Marcus Mariota, QB, Tennessee Titans
Tennessee Titans quarterback Marcus Mariota is trending toward becoming one of the more notable "what could've been" stories in modern NFL history.
Mariota was the second overall pick in 2015 and had been understandably hyped as worthy of the top slot. He spent his rookie year getting sacked 38 times but throwing nine more touchdowns than interceptions. His sophomore year was even better, as he threw 26 touchdowns against nine picks.
Unfortunately, Mariota has dealt with a litany of injuries since entering the league, including a broken fibula and a nerve issue in his throwing elbow. He also threw more picks than scores in 2017 and totaled just 11 touchdowns to eight interceptions last year.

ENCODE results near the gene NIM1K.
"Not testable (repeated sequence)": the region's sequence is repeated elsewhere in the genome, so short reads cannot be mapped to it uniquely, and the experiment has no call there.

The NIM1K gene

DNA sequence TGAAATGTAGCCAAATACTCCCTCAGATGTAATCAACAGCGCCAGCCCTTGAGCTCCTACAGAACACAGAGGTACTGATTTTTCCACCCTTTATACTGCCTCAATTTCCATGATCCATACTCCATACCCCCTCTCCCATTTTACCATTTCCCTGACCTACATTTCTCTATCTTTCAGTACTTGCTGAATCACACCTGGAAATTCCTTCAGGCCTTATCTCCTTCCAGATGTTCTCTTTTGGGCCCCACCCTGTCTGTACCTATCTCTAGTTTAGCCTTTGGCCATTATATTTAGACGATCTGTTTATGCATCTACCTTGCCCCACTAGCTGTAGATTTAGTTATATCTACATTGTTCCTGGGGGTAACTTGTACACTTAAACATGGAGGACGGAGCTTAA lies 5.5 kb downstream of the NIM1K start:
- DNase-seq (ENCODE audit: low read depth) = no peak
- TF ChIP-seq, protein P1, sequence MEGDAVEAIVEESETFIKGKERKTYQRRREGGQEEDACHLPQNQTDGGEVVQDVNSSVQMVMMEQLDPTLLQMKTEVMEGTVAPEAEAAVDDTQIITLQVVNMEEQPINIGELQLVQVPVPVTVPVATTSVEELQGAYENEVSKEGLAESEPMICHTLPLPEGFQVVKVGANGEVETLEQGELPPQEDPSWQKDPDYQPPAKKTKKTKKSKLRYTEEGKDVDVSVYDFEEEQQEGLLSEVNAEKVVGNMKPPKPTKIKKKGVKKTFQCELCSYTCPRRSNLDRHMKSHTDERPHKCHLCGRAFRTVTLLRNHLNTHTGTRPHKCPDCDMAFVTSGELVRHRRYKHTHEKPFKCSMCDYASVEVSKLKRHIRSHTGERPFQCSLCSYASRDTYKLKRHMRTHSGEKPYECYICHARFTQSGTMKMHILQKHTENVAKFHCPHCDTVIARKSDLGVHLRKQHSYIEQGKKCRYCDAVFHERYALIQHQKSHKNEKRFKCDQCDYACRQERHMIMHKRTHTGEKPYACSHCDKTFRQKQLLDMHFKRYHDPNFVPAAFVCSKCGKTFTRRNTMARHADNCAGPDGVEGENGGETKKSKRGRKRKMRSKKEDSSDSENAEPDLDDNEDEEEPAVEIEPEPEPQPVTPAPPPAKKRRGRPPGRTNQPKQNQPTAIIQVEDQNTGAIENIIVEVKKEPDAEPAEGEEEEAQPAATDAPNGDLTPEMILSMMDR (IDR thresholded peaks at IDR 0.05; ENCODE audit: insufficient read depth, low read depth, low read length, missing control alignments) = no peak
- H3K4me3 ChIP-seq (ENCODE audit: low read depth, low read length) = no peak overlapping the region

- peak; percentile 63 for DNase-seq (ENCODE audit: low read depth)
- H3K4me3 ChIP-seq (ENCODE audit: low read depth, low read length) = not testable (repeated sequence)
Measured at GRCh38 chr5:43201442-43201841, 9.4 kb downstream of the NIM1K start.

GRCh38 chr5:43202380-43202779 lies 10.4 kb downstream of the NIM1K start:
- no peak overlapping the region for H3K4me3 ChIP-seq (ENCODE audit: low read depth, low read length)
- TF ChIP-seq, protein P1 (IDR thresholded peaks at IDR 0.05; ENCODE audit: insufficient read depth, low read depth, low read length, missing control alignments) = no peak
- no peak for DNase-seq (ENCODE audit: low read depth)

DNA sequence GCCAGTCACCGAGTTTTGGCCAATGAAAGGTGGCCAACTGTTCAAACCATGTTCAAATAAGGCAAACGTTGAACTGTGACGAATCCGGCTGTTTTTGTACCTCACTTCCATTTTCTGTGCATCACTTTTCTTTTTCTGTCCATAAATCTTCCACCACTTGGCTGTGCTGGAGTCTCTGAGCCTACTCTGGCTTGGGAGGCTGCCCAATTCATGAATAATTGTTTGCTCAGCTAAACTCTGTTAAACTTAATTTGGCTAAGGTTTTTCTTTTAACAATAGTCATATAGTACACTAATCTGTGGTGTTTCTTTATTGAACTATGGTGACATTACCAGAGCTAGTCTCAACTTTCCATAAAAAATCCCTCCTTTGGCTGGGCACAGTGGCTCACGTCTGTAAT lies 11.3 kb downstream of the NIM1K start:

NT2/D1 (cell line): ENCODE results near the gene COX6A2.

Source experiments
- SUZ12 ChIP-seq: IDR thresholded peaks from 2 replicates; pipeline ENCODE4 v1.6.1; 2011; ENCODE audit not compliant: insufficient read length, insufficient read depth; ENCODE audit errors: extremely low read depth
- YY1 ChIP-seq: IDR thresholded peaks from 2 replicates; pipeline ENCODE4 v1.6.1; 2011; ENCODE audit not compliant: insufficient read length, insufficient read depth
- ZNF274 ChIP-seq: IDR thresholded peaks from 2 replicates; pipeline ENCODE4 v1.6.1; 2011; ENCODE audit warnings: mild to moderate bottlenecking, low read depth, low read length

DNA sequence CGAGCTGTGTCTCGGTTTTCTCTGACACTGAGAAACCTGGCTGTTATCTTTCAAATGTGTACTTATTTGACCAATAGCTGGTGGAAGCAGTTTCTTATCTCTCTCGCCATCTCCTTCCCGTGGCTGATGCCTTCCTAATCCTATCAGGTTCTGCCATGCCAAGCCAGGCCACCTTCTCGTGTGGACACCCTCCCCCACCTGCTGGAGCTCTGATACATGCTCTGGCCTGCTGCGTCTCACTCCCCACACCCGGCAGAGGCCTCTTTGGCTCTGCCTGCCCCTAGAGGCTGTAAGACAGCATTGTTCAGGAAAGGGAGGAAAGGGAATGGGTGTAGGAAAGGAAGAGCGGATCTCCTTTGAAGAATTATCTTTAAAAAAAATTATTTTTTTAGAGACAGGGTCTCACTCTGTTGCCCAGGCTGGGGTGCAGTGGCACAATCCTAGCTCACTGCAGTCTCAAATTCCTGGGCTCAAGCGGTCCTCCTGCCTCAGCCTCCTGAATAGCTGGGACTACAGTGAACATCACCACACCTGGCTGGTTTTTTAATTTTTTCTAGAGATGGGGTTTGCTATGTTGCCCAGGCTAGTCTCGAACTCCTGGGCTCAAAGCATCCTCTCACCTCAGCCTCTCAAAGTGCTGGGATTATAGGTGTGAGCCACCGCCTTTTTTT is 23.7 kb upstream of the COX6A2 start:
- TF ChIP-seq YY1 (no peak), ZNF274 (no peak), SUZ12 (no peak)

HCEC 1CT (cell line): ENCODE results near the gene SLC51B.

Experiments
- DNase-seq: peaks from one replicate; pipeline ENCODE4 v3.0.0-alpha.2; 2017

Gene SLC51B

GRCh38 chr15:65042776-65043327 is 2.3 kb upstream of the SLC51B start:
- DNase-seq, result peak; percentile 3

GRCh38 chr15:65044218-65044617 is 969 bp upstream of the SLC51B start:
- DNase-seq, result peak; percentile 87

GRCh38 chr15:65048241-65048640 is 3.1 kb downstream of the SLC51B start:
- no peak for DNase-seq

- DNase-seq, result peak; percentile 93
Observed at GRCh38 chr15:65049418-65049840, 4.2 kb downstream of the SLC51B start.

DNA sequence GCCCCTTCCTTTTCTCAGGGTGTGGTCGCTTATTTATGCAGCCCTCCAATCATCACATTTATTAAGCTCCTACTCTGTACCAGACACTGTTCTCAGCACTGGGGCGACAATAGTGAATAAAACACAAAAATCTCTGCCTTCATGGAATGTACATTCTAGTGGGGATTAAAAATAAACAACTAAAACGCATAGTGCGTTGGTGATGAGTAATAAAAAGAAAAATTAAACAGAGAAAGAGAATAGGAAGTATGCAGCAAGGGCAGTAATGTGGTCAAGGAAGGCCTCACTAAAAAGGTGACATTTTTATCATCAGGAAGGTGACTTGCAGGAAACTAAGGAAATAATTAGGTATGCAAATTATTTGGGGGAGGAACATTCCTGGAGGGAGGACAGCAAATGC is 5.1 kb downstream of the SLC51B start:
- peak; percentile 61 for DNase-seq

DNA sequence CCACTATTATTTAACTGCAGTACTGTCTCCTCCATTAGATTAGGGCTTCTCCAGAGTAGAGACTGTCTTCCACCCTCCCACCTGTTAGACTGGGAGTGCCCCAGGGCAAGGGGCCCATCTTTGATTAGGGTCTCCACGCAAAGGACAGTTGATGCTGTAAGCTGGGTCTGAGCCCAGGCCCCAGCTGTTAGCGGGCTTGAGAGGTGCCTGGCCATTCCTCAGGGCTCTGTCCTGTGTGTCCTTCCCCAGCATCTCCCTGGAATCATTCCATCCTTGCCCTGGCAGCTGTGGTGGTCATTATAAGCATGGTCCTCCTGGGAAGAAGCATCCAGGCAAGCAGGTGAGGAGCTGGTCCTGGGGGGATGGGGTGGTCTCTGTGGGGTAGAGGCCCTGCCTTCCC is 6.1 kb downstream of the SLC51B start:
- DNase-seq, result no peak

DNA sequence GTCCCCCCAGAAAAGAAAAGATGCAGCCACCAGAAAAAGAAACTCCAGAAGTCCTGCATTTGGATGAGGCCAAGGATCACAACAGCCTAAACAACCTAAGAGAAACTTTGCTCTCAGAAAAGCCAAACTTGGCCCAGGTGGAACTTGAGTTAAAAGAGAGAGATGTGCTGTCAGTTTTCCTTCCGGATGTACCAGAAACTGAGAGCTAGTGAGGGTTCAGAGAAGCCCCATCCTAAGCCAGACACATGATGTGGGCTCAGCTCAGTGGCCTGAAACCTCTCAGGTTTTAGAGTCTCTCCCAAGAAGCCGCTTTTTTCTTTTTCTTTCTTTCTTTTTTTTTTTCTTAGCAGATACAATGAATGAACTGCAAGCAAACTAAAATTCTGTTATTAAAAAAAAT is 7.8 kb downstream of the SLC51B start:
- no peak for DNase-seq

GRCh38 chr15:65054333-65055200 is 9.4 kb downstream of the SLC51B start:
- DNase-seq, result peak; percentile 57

Where the story goes from here is hard to say. Mariota is 25 and presumably healthy after it was revealed in December he won't need surgery to correct the nerve problem. To top it all off, he's on an absolutely loaded roster. The Titans are equipped with a strong running game that averaged 4.4 yards per carry with 15 touchdowns last year and have an elite set of receiving weapons led by Delanie Walker, Adam Humphries and Corey Davis.
But there is the matter of his contract. Mariota's in the fifth year of his, and even a decent season could coerce the Titans into a market-resetting type of deal given the quarterback market right now. But the addition of Ryan Tannehill speaks volumes, too. The Titans front office wanted an insurance policy and now has it—another injury or failure to trend upward could mean a split is possible.
Andy Dalton, QB, Cincinnati Bengals